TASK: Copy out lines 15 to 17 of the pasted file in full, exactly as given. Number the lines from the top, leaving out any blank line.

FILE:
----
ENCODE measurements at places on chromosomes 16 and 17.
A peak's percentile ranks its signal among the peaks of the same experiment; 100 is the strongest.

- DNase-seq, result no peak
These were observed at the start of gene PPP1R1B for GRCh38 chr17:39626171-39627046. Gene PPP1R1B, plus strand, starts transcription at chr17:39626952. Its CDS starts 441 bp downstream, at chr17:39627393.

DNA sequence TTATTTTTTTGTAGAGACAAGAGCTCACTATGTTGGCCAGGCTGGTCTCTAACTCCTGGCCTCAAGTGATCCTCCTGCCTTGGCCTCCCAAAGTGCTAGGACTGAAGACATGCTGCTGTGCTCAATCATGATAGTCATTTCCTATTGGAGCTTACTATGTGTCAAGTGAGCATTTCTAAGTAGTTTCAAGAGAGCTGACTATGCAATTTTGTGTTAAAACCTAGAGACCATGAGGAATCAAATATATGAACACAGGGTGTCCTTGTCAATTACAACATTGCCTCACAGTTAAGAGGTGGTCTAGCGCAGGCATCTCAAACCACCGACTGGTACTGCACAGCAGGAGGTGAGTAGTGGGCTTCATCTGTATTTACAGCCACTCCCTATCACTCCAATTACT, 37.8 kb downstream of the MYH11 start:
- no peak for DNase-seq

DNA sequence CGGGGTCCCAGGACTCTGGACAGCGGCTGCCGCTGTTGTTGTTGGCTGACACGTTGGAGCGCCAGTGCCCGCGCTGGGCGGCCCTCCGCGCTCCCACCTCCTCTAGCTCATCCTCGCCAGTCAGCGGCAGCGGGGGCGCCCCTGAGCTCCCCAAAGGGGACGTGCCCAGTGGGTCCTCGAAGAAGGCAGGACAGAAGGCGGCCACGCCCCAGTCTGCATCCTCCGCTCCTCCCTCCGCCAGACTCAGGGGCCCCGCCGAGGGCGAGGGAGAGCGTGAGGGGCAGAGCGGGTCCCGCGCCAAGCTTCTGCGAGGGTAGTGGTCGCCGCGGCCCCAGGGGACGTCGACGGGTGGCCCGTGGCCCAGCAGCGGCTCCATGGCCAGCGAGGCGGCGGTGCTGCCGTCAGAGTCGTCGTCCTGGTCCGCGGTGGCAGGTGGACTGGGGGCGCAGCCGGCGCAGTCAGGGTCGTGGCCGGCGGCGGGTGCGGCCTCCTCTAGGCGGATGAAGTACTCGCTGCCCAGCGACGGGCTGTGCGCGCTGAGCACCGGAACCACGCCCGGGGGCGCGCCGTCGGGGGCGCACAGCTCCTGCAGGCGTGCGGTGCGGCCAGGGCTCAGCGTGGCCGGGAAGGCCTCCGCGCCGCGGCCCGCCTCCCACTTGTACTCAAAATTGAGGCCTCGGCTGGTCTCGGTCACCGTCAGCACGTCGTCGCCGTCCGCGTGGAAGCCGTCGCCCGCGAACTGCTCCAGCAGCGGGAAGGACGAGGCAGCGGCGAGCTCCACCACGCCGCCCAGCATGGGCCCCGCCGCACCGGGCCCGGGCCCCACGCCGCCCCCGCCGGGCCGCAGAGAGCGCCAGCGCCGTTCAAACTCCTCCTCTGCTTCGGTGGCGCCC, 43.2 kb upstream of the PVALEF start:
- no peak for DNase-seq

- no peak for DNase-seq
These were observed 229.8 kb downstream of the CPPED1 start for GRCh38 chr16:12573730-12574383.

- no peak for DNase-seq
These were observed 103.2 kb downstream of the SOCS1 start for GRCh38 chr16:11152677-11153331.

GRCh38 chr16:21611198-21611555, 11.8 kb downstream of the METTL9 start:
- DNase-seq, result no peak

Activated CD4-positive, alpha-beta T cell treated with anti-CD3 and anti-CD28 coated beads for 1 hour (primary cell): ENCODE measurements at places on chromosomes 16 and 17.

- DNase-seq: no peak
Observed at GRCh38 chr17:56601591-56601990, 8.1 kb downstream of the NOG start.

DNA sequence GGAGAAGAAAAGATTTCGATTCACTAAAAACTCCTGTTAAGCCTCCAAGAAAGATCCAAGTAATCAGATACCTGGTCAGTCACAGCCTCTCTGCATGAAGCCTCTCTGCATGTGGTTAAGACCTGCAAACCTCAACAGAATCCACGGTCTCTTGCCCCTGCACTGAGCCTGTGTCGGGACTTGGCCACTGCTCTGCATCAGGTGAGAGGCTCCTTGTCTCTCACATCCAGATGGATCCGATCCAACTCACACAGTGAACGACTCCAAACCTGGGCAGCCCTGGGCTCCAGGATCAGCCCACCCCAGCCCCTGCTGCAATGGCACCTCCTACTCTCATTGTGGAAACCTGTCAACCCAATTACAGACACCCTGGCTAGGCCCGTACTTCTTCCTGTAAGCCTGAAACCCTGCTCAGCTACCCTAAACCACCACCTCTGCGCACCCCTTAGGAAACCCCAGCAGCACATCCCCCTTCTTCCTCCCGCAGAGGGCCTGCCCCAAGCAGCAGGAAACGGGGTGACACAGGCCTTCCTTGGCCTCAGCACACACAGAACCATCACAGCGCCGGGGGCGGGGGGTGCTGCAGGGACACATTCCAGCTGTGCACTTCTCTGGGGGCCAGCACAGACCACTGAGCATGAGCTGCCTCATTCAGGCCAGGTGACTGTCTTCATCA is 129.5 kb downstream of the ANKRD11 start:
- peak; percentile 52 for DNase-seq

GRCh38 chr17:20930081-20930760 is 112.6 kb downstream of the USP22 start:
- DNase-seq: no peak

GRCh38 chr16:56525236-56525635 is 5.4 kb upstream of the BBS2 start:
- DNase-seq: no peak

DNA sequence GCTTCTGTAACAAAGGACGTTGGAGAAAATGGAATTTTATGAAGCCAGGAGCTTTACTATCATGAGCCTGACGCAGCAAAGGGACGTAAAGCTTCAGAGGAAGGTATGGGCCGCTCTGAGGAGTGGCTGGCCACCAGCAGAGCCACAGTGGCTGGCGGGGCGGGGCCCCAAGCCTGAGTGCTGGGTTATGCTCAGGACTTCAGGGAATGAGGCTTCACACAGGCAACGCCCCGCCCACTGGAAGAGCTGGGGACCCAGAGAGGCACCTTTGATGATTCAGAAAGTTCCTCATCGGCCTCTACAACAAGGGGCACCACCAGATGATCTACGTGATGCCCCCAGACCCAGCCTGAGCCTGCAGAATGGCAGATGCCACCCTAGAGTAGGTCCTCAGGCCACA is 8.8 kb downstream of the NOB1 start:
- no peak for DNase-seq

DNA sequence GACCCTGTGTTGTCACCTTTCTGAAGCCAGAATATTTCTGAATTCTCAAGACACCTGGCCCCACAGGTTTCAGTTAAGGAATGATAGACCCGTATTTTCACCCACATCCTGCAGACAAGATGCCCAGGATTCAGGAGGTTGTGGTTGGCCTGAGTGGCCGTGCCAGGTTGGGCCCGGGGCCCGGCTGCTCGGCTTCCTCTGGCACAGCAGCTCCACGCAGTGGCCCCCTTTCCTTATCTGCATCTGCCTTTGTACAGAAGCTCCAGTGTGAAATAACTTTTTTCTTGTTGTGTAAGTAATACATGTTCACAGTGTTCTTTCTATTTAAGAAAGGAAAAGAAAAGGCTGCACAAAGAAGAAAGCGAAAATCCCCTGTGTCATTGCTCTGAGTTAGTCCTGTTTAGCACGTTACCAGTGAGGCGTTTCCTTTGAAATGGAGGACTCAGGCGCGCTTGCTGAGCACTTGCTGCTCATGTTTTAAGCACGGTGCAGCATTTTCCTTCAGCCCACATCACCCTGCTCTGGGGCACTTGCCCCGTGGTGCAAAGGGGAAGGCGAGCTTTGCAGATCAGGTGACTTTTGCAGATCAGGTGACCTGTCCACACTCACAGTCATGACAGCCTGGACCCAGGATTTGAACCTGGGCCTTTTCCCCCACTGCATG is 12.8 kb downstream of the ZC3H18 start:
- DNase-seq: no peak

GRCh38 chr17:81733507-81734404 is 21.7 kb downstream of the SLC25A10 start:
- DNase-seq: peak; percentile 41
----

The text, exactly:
Activated CD4-positive, alpha-beta T cell treated with anti-CD3 and anti-CD28 coated beads for 1 hour (primary cell): ENCODE measurements at places on chromosomes 16 and 17.

- DNase-seq: no peak
Observed at GRCh38 chr17:56601591-56601990, 8.1 kb downstream of the NOG start.